Organophosphates exacerbate asthma

The incidence of asthma has risen significantly over the last 25 years. This short time span suggests that some change in the environment is responsible and recent studies have indicated that exposure to organophosphates at low environmentally-relevant concentrations may at least be partly responsible.

Airway tone is achieved by a balance between the contradictory
action of two sets of nerves, one of which sends a signal to the muscles around the airway to contract, and the other sends a message to relax. Organophosphates inhibit one of these sets, the set responsible for relaxing the muscles, causing overconstriction of the airways.

Sensitisation to a particular allergen in the environment is a significant factor contributing to asthma.
Researchers looked to see whether sensitisation to an allergen would have an impact on the effect of organophosphates (parathion in particular) on asthma. They found that allergen sensitisation makes the airway more vulnerable to organophosphates.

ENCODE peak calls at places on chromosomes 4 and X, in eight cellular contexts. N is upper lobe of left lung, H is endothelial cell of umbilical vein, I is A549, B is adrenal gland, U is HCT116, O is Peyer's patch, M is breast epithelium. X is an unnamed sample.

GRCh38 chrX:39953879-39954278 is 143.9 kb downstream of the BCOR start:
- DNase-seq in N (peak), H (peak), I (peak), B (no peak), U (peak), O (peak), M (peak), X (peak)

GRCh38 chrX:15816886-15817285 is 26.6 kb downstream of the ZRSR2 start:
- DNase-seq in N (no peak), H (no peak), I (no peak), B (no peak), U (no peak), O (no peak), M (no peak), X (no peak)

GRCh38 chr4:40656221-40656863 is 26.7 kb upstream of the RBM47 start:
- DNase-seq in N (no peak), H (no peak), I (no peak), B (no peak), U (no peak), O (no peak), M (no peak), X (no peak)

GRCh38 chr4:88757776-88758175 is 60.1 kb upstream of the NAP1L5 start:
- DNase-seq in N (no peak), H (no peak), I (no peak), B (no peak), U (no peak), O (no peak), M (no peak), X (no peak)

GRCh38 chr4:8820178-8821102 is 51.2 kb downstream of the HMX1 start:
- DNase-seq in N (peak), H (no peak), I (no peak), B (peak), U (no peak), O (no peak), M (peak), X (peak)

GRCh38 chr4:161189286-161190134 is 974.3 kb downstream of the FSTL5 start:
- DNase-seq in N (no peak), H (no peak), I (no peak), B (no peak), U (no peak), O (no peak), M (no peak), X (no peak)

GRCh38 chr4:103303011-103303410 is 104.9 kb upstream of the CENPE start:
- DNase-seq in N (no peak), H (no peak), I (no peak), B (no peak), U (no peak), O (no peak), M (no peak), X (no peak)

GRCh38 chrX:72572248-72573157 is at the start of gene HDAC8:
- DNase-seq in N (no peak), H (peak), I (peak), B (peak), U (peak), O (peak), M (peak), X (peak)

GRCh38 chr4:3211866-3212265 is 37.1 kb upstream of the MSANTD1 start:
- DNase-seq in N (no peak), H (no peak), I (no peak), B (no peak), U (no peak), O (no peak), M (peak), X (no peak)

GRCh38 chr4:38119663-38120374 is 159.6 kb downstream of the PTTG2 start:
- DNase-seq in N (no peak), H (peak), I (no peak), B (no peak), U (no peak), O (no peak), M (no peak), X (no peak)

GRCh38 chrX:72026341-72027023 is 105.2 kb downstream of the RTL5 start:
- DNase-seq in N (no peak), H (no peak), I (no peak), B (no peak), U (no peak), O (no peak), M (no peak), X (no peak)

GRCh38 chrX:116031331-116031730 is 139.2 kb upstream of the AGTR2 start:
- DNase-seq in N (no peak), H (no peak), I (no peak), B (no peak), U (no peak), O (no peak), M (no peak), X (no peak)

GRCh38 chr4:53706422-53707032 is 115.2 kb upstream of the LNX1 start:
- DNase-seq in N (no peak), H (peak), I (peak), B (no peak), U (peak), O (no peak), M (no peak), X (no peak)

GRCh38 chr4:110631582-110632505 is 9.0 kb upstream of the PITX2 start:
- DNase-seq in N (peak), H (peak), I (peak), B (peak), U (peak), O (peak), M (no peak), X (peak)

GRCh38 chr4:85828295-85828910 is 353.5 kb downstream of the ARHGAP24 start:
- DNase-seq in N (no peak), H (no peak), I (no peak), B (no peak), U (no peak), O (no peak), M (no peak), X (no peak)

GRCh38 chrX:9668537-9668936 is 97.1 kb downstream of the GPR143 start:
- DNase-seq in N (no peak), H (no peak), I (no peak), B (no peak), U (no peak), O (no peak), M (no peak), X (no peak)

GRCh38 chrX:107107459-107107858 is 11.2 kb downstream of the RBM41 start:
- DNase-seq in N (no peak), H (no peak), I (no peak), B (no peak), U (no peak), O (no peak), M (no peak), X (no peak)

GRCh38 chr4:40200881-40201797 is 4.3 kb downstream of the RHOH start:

As half of the general population, and four out of five asthmatics are sensitive to an allergen, these findings have significant implications for organophosphate risk assessment.

Ref: Proskocil BJ, Bruun DA, Lorton JK, Blensky C, Jacoby DB, Leis PJ and Fryer AD, Antigen sensitisation influences organophosphorus pesticide-induced airway hyperreactivity. Environmental Health Perspectives, 2008, 116 (3) 381–388.

Courtesy of PAN UK 020 7065 0905


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First Publishd in August 2008

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